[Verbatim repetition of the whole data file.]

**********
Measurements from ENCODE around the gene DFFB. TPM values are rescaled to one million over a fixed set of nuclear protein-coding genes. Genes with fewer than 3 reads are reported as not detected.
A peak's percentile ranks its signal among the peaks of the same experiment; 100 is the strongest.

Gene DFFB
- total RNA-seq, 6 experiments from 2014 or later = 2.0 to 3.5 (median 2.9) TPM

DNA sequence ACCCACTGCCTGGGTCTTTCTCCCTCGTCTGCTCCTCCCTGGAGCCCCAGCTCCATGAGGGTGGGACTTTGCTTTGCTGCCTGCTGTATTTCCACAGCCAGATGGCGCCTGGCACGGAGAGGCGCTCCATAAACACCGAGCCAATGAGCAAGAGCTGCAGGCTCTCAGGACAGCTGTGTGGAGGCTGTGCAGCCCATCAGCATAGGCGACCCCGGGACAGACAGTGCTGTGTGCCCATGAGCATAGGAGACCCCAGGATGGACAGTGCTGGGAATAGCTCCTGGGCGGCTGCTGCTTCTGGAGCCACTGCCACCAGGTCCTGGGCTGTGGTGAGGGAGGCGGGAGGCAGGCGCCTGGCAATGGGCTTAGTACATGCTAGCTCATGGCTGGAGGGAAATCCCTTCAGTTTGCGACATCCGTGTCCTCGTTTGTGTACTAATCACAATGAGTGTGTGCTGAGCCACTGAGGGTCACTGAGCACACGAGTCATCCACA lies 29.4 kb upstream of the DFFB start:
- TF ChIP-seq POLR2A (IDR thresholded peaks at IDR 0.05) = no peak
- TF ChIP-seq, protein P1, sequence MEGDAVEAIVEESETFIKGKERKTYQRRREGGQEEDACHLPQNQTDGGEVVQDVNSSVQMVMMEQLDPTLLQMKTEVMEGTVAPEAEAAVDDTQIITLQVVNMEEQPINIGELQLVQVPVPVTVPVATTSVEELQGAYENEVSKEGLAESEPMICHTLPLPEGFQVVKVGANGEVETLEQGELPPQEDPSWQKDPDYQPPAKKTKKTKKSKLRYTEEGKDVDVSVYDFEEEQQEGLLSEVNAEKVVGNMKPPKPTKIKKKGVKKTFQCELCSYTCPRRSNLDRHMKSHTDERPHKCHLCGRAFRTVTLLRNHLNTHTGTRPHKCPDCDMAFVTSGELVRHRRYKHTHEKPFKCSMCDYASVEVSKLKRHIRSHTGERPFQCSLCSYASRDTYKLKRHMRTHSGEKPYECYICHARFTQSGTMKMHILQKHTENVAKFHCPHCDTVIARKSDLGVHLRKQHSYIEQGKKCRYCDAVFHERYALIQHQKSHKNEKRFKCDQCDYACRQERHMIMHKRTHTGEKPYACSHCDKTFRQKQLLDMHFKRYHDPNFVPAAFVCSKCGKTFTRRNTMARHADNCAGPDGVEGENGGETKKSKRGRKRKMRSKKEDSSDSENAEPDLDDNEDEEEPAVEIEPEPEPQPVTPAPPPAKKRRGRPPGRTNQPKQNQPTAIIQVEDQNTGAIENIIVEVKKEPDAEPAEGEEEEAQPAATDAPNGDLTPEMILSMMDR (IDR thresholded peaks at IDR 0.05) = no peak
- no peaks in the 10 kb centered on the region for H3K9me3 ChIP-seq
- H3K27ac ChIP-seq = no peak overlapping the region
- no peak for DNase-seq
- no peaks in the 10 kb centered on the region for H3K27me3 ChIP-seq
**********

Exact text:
Measurements from ENCODE around the gene DFFB. TPM values are rescaled to one million over a fixed set of nuclear protein-coding genes. Genes with fewer than 3 reads are reported as not detected.
A peak's percentile ranks its signal among the peaks of the same experiment; 100 is the strongest.

Gene DFFB
- total RNA-seq, 6 experiments from 2014 or later = 2.0 to 3.5 (median 2.9) TPM

DNA sequence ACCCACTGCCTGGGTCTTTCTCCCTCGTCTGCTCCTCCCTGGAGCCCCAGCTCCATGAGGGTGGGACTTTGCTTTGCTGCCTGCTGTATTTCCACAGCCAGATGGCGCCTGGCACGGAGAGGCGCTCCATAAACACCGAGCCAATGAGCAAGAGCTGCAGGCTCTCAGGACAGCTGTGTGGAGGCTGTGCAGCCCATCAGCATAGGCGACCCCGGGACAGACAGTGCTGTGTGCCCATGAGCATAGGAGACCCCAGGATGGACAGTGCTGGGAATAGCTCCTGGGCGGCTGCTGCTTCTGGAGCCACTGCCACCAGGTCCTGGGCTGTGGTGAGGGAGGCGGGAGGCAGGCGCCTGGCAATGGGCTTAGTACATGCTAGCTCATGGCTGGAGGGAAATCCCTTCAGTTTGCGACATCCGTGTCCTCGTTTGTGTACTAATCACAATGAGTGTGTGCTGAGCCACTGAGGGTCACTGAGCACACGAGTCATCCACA lies 29.4 kb upstream of the DFFB start:
- TF ChIP-seq POLR2A (IDR thresholded peaks at IDR 0.05) = no peak
- TF ChIP-seq, protein P1, sequence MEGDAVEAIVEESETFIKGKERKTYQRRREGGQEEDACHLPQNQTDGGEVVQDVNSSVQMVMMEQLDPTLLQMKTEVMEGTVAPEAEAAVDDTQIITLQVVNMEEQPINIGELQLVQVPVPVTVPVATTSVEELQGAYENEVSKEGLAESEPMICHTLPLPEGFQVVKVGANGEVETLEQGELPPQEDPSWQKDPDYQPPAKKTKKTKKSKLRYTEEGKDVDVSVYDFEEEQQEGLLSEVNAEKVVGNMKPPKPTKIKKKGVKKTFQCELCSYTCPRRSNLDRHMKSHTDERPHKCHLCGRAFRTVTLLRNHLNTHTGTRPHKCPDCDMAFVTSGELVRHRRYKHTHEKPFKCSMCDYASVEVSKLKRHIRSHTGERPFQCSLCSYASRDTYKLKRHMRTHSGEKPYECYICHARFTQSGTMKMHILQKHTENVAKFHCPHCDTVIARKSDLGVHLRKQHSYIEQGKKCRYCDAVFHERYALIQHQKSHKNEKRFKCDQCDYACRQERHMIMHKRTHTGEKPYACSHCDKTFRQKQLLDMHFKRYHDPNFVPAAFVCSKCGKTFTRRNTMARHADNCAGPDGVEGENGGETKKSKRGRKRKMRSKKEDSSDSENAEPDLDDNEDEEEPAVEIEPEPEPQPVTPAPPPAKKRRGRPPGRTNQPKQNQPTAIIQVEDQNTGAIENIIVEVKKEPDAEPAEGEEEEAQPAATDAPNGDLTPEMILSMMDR (IDR thresholded peaks at IDR 0.05) = no peak
- no peaks in the 10 kb centered on the region for H3K9me3 ChIP-seq
- H3K27ac ChIP-seq = no peak overlapping the region
- no peak for DNase-seq
- no peaks in the 10 kb centered on the region for H3K27me3 ChIP-seq